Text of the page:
Moses Stevens of Vanuatu was reelected as president for a further two years and Auckland-based Niue Star publisher, Michael “Original” Jackson, was voted in as vice-president.

Two new Fiji industry board members elected were Anish Chand of Fiji Television and Fiji Sun’s Cabenatabua.

The weeklong summit concluded with resolutions that included:
  • A five-year training plan for PINA;
  • Development of a health policy to include psychological counselling as well as better coverage of non-communicable diseases (NCDs),
  • A research project on the worker conditions of media practitioners in the region;
  • Audio/video content in PINA’s Pacnews service along with pictures;
  • Training to include investigative journalism as well as technical skills;
  • Journalism students being represented on the PINA board; and
  • New media and journalism education groups being included as well as the industry categories on the PINA board.
Donor dependence
Pioneering Solomon Star publisher Father John Lamani warned Pacific media to reduce dependence on donors and to make more use of local experts for training.

He described donor “red tape” as a new form of media control in the Pacific and this was a threat to press freedom in the region.

“We all know some of these donors often impose very strict guidelines on how we should use the resources they give.”

Fiji-born investigative journalist Graham Davis urged journalists in a panel addressing media credibility and public trust to “get it right. Shame those who don’t”.

“There’s an old saying in Fiji when someone behaves inappropriately – ‘oilei. No shame.’

“No one has to explain the dictionary meaning of shame – the painful feeling arising from being conscious that something dishonourable has happened,” he said.

“I think we need to rediscover the power of shame when it comes to violations of basic journalistic practice … to feel shame ourselves when they’re breached and to collectively shame others who do the breaching.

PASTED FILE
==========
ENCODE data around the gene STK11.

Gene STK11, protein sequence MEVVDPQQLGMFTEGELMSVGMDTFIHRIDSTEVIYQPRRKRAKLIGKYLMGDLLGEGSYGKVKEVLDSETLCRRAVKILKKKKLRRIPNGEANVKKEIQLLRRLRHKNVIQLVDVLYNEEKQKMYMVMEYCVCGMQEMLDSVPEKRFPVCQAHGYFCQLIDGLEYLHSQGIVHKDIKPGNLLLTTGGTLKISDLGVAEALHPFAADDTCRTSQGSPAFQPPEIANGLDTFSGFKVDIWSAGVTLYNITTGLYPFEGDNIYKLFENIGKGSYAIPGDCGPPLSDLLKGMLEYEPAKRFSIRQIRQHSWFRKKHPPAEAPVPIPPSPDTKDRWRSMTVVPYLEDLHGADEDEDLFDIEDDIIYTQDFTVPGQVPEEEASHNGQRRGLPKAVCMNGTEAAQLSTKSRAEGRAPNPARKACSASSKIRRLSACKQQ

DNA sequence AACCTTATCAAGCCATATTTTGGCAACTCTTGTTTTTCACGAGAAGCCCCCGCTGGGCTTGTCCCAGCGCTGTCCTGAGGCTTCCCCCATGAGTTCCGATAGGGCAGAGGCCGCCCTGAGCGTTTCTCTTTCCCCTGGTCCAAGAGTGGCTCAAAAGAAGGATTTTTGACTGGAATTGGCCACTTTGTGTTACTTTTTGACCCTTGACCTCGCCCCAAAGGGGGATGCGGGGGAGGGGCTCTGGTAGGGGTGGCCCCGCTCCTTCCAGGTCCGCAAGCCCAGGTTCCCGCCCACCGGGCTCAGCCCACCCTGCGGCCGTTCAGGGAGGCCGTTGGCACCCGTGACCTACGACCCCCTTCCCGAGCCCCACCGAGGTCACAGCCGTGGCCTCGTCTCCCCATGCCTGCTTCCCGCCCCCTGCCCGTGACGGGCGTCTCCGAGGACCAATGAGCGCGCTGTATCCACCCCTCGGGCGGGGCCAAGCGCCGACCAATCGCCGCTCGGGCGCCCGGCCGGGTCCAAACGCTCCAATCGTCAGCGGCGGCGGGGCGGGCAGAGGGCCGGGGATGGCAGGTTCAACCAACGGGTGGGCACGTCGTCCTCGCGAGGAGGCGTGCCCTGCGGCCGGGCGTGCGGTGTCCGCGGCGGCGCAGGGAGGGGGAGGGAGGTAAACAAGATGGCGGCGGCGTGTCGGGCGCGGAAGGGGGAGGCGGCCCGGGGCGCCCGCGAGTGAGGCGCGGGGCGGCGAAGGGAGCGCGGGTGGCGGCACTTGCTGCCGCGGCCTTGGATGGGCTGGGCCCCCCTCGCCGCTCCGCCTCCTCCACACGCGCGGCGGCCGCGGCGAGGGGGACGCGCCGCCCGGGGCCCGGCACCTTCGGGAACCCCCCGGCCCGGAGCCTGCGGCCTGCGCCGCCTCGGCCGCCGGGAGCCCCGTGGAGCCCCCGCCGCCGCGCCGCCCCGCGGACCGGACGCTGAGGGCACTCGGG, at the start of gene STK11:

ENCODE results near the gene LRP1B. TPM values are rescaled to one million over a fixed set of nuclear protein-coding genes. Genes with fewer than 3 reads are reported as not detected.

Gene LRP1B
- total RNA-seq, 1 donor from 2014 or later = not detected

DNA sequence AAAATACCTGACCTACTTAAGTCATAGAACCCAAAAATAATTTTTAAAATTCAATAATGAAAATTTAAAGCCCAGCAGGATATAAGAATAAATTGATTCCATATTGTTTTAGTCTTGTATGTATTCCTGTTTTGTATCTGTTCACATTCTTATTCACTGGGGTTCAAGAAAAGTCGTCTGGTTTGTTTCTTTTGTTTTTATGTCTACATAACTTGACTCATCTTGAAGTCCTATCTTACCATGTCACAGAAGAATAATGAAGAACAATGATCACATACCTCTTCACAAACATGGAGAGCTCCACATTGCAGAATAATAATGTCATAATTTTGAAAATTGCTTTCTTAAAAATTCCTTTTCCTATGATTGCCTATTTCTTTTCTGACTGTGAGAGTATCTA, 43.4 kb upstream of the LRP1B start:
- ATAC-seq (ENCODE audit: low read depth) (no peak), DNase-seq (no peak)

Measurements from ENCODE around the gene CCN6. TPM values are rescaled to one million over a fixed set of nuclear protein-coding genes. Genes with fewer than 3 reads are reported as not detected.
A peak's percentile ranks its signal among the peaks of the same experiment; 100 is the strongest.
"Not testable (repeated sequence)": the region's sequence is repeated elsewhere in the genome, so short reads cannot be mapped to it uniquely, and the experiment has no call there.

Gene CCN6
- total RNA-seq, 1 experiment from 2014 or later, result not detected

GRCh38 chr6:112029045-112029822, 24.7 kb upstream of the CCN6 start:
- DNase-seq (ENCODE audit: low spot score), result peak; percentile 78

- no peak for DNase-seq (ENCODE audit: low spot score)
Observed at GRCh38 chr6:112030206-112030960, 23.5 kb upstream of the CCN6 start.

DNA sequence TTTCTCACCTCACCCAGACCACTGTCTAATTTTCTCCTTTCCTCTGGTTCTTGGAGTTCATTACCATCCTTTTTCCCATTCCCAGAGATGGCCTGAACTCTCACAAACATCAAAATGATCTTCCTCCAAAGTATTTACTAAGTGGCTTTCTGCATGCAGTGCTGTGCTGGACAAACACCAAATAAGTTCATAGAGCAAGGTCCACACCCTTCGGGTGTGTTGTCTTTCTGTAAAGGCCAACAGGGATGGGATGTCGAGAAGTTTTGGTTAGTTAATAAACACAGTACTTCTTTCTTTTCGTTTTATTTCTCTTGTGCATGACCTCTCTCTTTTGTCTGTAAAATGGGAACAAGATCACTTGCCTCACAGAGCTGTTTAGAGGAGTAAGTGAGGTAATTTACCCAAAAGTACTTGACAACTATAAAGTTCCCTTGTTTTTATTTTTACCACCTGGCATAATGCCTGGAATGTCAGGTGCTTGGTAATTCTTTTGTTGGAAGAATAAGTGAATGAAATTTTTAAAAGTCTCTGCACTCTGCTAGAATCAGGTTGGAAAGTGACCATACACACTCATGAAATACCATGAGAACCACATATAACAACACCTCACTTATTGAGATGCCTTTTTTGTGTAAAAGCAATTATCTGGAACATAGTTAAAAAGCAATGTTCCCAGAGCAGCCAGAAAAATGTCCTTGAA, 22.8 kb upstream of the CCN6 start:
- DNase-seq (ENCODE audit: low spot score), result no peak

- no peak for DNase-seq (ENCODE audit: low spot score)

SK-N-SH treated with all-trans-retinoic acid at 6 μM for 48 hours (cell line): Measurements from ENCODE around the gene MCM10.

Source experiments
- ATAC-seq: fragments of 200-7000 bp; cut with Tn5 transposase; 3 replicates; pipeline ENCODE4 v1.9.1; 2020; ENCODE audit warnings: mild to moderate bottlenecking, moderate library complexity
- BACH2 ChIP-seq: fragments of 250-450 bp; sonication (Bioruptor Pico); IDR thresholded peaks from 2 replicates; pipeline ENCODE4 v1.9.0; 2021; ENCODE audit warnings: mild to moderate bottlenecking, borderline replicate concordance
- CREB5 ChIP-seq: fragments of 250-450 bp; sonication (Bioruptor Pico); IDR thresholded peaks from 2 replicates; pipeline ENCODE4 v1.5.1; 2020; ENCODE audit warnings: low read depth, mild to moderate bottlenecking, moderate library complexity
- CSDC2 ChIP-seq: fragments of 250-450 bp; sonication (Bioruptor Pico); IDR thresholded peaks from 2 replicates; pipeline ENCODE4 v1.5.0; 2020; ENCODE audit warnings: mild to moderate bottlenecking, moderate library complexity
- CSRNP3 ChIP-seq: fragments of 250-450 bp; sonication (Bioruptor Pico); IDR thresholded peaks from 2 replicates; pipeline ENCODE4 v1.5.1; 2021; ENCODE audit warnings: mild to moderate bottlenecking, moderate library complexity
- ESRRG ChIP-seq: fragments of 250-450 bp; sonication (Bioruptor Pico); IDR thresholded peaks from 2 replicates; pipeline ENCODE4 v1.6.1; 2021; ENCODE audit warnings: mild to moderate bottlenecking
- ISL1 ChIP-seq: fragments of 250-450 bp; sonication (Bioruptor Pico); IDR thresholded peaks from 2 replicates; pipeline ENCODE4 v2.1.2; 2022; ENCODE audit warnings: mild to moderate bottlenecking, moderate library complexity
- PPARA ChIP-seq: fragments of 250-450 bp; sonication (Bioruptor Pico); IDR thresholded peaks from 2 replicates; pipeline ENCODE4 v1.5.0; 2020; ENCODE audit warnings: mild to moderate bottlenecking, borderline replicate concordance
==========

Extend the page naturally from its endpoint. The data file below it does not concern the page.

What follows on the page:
“Shame could and should have prevented the Fiji Times, during the [former elected PM Laisenia] Qarase years, from running a story calling for Indians in Fiji to be ‘thinned out’. It was a humiliating slap in the face for more than one third of the country – and offended a large proportion of Fiji Times reader of all races, many of whom haven’t forgotten.”

Culture of silence
Of course, while the Fiji Sun published the comment by Davis, the Fiji Times didn’t report a word. A culture of silence.

Fiji Sun publishing manager Leone Cabenatabua castigated anonymous Fiji blogs for “disinformation”, especially Coup 4.5, which has been widely cited by New Zealand media as a “credible” source.

But he praised the “analytical pieces for us to ponder on” published in the independent blogs of professors David Robie (Café Pacific) and Croz Walsh (Fiji).

Former PINA president Johnson Honimae lamented that public trust had declined in some Pacific countries, but added that in spite of the challenge facing the media, he believed the industry was doing a “fair job”.